Ruling by Dutch court 'stops government attempts to spy on the poor'

By agency reporter
February 8, 2020

The UN Special Rapporteur on extreme poverty and human rights, Philip Alston, applauded a landmark ruling by the District Court of the Hague in The Netherlands on 5 February 2020. The court ordered the immediate halt to a digital benefit fraud detection tool targeted at poor neighbourhoods in the Netherlands because it violated human rights norms.

“This is a clear victory for all those who are justifiably concerned about the serious threats digital welfare systems pose for human rights”, said the human rights expert.

“This decision sets a strong legal precedent for other courts to follow. This is one of the first times a court anywhere has stopped the use of digital technologies and abundant digital information by welfare authorities on human rights grounds”, added Alston.

The litigation revolved around a tool called 'System Risk Indication' (SyRI). Used to identify specific individuals as more likely to commit benefit fraud, it gives central and local authorities wide-ranging powers to share and analyze data that was previously kept in separate 'silos'.

SyRI employs a hidden algorithmic risk model and has been exclusively targeted at neighborhoods with mostly low-income and minority residents. Through SyRI, entire poor neighbourhoods and their inhabitants were targeted and spied on digitally, without any concrete suspicion of individual wrongdoing.

A broad coalition of human rights and welfare rights groups, joined by concerned citizens, sued the Dutch state in 2018, claiming that SyRI violates regionally and internationally protected human rights norms.

Last year, the Special Rapporteur provided to the court with a detailed human rights analysis, in which he concluded that SyRI discriminates against the poorest members of Dutch society and undermines their internationally protected human rights to privacy and to social security.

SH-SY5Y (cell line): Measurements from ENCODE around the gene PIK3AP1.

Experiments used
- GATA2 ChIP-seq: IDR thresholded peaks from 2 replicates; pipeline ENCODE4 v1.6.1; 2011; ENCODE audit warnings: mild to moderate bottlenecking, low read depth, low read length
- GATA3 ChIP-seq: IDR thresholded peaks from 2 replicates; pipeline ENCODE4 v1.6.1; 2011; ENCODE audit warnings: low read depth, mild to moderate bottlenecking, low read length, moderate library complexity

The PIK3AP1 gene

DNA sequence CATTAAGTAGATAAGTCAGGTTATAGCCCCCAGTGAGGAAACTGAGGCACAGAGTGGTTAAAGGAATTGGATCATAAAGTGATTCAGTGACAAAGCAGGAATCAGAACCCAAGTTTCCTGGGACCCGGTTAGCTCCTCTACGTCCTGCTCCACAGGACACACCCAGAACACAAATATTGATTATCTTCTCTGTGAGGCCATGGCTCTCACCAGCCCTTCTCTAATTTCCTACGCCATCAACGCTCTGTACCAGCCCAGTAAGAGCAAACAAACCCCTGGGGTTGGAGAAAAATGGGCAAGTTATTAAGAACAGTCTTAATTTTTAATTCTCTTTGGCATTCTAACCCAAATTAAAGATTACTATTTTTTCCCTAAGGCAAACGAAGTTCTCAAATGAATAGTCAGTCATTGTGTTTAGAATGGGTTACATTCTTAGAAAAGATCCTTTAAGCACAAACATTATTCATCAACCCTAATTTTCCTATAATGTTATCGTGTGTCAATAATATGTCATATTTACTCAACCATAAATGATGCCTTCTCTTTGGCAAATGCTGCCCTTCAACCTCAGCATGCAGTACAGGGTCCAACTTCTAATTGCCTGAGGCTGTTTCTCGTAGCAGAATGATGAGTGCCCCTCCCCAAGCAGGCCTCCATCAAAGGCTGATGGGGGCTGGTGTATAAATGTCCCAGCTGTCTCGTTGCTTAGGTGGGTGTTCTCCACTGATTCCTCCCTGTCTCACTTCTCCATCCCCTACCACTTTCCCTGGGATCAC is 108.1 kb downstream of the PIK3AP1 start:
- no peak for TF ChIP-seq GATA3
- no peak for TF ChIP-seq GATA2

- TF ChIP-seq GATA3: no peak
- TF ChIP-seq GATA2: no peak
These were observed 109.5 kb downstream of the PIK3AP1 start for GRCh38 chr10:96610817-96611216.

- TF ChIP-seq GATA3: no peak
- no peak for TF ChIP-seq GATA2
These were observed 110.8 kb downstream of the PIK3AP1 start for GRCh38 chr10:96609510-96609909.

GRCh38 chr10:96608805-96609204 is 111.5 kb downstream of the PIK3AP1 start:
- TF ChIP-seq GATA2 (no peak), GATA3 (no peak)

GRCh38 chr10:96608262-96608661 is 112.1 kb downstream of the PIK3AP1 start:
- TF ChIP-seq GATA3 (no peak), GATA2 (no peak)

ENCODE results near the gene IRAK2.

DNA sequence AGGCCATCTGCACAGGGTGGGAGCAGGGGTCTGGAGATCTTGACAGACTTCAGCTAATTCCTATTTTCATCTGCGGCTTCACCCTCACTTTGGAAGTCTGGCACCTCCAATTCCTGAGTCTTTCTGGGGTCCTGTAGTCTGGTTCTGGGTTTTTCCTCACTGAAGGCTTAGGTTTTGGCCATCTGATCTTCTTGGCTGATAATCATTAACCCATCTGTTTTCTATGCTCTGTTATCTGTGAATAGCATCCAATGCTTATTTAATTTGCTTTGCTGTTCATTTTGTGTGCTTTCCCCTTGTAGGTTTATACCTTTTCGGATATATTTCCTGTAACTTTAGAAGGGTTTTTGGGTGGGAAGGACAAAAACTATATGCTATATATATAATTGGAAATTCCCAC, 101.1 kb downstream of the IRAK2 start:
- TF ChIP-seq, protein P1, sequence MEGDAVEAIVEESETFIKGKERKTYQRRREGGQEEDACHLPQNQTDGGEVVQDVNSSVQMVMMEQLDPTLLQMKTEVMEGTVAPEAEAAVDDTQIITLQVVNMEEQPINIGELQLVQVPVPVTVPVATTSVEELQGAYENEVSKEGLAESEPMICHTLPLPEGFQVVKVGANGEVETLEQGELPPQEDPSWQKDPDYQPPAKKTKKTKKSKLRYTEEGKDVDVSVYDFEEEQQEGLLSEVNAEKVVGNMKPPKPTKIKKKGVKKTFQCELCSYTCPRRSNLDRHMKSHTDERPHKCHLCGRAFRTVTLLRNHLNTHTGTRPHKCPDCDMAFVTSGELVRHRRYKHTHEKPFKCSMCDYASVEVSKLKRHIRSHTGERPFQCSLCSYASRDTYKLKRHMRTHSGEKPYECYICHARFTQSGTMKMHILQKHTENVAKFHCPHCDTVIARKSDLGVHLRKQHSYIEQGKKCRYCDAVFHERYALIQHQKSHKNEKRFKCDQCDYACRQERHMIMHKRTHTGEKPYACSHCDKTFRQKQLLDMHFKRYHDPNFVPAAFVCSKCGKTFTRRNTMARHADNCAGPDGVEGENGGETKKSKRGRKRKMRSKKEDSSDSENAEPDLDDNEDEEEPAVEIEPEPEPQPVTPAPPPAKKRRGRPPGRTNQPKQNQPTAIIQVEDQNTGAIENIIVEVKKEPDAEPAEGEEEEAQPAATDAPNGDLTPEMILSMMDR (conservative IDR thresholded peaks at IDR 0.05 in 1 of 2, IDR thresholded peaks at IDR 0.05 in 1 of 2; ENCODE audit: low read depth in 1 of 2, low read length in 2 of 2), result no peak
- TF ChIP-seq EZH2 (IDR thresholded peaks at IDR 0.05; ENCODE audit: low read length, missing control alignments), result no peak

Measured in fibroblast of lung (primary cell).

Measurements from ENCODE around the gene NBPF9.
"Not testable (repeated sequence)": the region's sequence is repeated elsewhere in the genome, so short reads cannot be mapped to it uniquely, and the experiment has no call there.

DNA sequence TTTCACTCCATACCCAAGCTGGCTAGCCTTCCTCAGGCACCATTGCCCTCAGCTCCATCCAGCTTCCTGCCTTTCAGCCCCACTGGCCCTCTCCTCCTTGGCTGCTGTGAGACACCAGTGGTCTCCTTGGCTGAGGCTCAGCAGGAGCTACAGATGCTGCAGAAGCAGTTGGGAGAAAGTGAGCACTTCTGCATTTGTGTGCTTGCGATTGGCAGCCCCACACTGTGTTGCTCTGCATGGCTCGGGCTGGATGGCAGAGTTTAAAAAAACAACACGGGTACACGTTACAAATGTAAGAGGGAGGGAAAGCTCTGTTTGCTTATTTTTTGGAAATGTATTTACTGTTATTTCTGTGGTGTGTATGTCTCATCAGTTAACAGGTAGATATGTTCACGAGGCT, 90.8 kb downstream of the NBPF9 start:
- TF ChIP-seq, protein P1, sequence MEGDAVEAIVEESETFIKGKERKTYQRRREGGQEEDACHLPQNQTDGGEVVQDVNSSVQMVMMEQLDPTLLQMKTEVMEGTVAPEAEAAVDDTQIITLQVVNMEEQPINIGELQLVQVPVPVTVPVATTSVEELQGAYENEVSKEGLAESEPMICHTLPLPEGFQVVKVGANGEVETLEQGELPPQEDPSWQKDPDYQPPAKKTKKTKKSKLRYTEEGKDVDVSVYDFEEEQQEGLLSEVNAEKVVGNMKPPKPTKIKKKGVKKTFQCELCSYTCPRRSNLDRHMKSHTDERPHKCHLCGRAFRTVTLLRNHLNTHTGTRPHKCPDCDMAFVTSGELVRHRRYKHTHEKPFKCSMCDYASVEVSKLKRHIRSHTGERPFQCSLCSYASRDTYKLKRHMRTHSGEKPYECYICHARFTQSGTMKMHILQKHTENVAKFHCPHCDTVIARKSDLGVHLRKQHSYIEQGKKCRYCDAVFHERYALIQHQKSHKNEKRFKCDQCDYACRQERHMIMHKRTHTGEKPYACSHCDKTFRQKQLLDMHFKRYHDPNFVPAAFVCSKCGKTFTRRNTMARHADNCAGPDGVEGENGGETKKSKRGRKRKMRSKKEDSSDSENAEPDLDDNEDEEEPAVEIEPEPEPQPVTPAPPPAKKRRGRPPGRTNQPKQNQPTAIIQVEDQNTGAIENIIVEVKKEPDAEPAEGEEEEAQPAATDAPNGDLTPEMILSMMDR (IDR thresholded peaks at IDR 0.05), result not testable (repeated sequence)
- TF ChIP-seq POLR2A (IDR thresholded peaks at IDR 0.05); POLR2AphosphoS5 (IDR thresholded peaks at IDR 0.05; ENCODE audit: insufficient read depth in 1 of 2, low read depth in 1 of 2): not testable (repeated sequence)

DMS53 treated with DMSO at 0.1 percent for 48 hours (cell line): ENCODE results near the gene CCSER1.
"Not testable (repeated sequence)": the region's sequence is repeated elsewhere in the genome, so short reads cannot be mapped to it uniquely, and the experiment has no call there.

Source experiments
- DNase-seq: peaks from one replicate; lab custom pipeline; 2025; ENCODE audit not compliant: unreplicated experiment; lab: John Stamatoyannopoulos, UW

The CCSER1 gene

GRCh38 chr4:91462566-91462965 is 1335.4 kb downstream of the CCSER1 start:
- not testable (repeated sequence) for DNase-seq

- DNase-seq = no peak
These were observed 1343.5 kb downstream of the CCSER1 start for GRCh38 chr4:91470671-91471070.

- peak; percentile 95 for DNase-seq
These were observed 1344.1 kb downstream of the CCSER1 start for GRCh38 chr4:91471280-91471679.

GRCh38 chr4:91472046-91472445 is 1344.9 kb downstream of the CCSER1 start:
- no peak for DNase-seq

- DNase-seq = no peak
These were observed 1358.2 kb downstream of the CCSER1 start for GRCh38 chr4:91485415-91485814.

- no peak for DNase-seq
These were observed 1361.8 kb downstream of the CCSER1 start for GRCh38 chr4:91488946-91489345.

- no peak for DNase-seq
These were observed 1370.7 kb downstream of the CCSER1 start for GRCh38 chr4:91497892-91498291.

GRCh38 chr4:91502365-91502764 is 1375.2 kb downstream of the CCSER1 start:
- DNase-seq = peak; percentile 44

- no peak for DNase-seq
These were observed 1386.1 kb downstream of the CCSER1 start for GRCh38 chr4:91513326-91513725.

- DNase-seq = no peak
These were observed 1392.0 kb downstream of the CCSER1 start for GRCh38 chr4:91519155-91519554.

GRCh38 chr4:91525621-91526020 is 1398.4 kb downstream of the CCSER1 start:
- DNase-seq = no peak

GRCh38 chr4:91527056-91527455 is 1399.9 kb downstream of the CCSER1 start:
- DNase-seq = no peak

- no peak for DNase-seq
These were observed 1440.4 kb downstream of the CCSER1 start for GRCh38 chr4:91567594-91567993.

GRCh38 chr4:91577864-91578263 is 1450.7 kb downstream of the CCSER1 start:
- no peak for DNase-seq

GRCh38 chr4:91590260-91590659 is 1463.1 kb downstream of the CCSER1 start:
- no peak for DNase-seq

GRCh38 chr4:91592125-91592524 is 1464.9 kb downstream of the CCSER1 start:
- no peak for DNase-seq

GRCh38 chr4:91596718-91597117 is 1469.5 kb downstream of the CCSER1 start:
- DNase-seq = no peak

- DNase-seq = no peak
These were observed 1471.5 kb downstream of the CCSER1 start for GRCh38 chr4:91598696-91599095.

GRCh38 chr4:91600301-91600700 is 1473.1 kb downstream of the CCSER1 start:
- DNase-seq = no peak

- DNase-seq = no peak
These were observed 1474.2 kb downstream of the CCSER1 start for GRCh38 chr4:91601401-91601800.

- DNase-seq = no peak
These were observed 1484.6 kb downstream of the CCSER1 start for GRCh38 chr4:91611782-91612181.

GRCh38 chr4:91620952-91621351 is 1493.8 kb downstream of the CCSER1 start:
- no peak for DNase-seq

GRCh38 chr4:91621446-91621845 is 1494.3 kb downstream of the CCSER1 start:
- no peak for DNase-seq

The Dutch court in its judgment today expresses concern about the “significant effect of risk indications on the privacy of affected individuals”. The SyRI legislation contains insufficient safeguards against invasions of privacy by this tool, according to the court, including a serious lack of transparency about its functioning. In the absence of more information about how SyRI works, the court warns that the system may discriminate on the basis of socio-economic or migrant status, agreeing with similar concerns expressed by the Special Rapporteur.

“By applying universal human rights standards, this Dutch court is setting a standard that can be applied by courts elsewhere. The litigation and its outcome are likely to inspire activists in other countries to file similar legal challenges to address the risks of emerging digital welfare systems”, said the Special Rapporteur.

SyRI is anything but unique. Such tools are part of a global trend toward the introduction and expansion of digital technologies in welfare states. All too often, however, the potentially devastating consequences of these systems for the human rights of the poorest and most marginalised are completely overlooked.

In October, Alston presented a groundbreaking report to the UN General Assembly about the emergence of the “digital welfare state” in countries around the globe. He warned that humankind “needs to alter course significantly and rapidly to avoid stumbling zombie-like into a digital welfare dystopia”.

The Dutch state can still appeal the court ruling, but Alston is confident that the court decision is already a game-changer: “When government experts experimented with predecessors to SyRI for close to a decade, legislators did nothing to stop it. When SyRI was finally given a legal basis, the law passed Dutch parliament almost unnoticed.

“I predict that this judgment will be a wake-up call for politicians and others who were asleep before, not just in the Netherlands, but in many other countries where Governments are experimenting with digitising government.”

* Office of the High Commissioner for Human Rights


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